Nilüfer Yanya’s ‘Painless’ is a beautifully crafted, sonic exploration

Nilüfer Yanya’s third record continues her penchant for genre-bending whilst oozing a more refined, coherent artistic identity.

Painless is a banging indie-pop record, encapsulating so much of what we love about the admittedly nebulous genre.

Nilüfer Yanya lives, much like on previous releases Inside Out and Miss Universe, within this murky ambiguity, delivering a delicious blend of 90’s grunge and alternative, dreamy 80’s soft rock, contemporary indie rock, industrial hip-hop and lo-fi inspired beats, all overlaid with dynamic pop vocals.

Credit: Kyle Fensom

Yanya’s debut, an ambitious 18 track concept album titled Miss Universe, landed in 2019 and saw the young Londoner met with well deserved critical acclaim. Miss Universe was openly concept driven which, whilst it provided a cleverly crafted tongue in cheek swipe at the self-indulgent health and wellness industry, allowed plenty of dark recesses to hide personal exploration. 

Painless is more introspective, emotional, and personal. Its lyrical palette, contributed to by dark vocal melodies, is abstract in a way which, rather than reaching for vacuous pseudo-poetics, invites the listener to feel rather than know.

Wary of repeating the same mistakes as in Miss Universe, Yanya began considering Painless in 2020. Of her first album, Yanya admits she’s, “Obviously […] really proud of it, but I also could have done it differently, there wasn’t a rush.” Previous collaborator and producer Wilma Archer’s presence was obviously critical. Yanya explains that he “had all these amazing ideas and they were so easy to turn into songs. It just felt fun.”

This type of consecutive, purposeful writing is indelibly felt on Painless which is less a debutants sonic resume and more symptomatic of a master honing her craft.

The album was recorded between a basement studio in Stoke Newington and Riverfish Music in Penzance (owned by her uncle Joe Dworniak a former bassist in funk band I Level), with Miss Universe collaborator and producer Wilma Archer, DEEK Recordings founder Bullion, Big Thief producer Andrew Sarlo, and musician Jazzi Bobbi.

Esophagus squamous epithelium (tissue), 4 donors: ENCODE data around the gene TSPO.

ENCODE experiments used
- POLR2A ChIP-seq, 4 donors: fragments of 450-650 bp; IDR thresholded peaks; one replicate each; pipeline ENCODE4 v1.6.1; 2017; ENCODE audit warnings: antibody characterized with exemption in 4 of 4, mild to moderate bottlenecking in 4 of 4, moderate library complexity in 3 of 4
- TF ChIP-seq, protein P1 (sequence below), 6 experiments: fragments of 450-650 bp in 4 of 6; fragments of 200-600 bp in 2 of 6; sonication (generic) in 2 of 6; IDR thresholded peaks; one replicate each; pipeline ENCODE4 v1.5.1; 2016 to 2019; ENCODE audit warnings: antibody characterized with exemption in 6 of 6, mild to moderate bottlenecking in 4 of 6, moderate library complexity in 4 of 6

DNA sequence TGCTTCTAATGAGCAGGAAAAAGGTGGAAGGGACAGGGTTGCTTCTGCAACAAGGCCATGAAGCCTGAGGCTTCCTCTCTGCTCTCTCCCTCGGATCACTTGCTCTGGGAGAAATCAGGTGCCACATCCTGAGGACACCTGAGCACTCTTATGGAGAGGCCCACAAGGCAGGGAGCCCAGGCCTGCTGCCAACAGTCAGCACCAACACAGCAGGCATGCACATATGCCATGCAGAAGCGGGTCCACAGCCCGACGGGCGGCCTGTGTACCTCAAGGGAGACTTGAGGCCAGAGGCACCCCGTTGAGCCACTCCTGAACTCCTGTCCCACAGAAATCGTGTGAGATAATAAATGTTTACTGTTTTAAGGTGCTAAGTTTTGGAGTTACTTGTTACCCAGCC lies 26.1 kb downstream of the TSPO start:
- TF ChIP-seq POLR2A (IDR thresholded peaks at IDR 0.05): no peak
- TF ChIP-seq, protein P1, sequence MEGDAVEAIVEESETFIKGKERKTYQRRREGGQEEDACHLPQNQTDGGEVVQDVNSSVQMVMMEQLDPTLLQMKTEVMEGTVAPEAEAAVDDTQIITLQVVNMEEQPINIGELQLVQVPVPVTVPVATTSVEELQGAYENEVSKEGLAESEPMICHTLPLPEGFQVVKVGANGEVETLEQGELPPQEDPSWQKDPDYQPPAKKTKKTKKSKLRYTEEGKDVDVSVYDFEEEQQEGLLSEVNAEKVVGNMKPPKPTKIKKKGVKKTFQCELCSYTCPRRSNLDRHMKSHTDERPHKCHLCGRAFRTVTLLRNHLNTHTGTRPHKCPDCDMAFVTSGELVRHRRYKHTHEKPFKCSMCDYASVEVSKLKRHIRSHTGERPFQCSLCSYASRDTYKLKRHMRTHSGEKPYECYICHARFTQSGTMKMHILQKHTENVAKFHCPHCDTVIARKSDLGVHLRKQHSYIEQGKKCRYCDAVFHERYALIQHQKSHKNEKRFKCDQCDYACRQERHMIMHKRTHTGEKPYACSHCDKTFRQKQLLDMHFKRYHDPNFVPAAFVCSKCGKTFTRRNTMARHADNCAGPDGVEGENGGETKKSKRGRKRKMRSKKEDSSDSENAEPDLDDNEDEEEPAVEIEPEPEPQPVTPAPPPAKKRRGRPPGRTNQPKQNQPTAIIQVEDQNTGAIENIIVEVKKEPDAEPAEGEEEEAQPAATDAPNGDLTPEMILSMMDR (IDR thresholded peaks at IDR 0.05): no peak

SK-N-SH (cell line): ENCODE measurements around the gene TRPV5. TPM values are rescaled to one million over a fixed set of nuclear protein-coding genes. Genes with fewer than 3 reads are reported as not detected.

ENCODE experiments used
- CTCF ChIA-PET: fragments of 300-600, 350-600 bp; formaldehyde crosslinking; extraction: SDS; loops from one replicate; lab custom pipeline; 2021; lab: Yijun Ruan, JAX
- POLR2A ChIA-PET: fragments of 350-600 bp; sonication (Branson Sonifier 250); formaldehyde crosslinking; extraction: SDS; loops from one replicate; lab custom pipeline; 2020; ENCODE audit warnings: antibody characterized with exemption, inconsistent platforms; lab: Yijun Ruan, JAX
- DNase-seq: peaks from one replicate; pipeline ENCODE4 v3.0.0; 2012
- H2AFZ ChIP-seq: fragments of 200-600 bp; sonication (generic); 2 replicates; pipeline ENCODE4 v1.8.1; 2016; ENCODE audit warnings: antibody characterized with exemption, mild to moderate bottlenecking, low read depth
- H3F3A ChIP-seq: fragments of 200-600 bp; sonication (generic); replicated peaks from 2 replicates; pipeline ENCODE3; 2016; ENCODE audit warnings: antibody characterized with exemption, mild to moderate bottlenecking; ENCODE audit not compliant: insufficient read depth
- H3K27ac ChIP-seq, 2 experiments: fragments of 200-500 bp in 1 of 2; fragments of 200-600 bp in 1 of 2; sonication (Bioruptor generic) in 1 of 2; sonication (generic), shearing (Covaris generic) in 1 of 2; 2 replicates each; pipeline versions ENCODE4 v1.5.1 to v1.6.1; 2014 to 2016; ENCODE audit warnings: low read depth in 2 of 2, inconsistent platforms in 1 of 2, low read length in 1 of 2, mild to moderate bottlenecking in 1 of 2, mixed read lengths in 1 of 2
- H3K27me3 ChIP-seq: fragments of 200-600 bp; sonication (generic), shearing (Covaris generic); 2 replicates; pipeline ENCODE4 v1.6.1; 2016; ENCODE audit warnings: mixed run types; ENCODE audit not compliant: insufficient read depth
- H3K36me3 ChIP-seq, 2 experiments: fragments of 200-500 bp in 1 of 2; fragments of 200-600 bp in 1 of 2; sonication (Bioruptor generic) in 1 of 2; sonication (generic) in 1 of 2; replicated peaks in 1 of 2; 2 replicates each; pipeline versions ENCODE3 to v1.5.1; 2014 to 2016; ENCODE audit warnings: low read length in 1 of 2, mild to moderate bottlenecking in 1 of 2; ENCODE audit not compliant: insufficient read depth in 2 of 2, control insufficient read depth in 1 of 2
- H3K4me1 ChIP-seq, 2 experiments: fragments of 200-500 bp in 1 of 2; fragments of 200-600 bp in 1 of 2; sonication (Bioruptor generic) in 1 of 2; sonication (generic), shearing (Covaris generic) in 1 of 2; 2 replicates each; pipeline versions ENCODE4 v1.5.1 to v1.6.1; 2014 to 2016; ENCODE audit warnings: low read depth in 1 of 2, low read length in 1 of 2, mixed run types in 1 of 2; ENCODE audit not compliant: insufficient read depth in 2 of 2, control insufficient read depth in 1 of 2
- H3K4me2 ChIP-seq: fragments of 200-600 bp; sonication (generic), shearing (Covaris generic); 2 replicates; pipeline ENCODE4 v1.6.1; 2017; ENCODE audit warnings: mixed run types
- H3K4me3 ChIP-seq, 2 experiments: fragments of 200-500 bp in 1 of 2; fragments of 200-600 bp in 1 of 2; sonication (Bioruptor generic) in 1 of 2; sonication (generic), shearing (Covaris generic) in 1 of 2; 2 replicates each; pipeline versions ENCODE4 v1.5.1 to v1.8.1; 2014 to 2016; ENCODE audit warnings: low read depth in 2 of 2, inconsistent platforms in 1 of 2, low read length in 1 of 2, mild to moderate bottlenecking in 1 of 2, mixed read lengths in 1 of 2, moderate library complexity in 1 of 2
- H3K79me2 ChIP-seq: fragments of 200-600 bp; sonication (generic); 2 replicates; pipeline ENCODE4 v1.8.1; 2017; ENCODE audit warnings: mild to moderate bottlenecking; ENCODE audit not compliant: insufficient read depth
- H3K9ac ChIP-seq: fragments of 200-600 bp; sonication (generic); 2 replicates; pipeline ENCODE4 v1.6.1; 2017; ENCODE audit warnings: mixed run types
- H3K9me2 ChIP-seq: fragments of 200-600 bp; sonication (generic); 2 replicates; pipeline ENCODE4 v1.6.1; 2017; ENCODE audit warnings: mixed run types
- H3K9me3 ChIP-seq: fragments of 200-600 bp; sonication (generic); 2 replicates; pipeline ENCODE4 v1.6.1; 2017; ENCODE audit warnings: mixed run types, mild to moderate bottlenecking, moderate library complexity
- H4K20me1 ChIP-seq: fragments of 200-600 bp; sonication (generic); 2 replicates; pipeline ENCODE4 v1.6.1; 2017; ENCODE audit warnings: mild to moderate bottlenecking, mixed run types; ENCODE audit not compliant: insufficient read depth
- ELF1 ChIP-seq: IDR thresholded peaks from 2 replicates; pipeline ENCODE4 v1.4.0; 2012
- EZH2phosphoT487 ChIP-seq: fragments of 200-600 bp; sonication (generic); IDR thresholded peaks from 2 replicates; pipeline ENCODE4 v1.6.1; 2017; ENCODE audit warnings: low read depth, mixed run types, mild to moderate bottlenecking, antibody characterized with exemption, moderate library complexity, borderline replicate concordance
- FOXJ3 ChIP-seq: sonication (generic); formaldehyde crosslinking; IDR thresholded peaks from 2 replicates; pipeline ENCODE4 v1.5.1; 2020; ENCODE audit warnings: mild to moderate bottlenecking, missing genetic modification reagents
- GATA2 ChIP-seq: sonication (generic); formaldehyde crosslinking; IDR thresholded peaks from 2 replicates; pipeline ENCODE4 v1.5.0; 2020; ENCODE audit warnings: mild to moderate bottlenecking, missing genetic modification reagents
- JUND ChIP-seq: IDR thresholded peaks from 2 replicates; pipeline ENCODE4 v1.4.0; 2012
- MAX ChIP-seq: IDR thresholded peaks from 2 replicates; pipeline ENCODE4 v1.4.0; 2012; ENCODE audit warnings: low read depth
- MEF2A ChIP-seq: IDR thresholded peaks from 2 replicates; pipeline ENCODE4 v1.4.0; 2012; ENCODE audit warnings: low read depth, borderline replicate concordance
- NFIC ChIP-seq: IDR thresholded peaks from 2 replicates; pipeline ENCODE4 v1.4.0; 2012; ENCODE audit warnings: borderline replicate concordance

Stabilise is a standout, immediately ear catching through its fast pace and sharp metallic drum machine opening. Acoustic drums summon an infectiously head bopping grove accompanied by some dissonant guitar arpeggiations and husky speak/sing vocals. It’s definitely punky in its aggression, hitting especially hard after Shameless which washes over and satisfies like an 80’s dream pop tune you’ve heard before. The chorus of Stabilise chants: “There’s nothing out there / For you and me / I’m going nowhere,” capturing the claustrophobia of city living. To this end Yanya observes that, “I was really thinking about your surroundings and how much they influence or change your perception of things. A lot of the city is just grey and concrete, there’s no escape.”

The fifth track, Chase Me, summons big Cardigans vibes with its darkness, acoustic guitars, crunched bass, and slightly phased pop vocals. This sits satisfyingly atop a grumbly, industrial UK hip-hop inspired beat. The lyrics are largely obfuscated by the fatness of the beat, though there is a sense of resignation in the repetition of “feels like” and “already“.

Trouble is another track with hip-hop ladened breaks. Both the chorus and post-chorus bridge are so satisfying and ear-wormy. The bridge’s open strummed acoustic is unexpected and undeniably grunge influenced. The vocals here, however, are so clean, sweet, and cathartic. “You’re my best machine, you’re my midnight sun, always I did it for ya,” begs to be echoed by raptured crowds.

Yanya closes the album with the lovely anotherlife. Its graceful synths, delicately echoed plucked guitars, and vocal delivery remind of fellow Londoner, Westerman. As a single, anotherlife was accompanied with a visually stunning, albeit awkwardly performed, video clip. “I spend a lot of days with these thoughts/ keep em locked away I can’t stop/ in some kinda way I am lost/ in another life I was not,” communicates a wistful regret and sense of heartache. This desperation is furthered with the repetition of “I’ll do anything.” It is a beautiful way to conclude the album.

Painless is full of bangers with each and every song worthy of their own single. As a less of conceptual effort, whilst remaining chock-full of varying genre inflections, Yanya’s sophomore LP suffers no lack of cohesion. Indeed, the opposite is true – We’ll be listening for a while to come.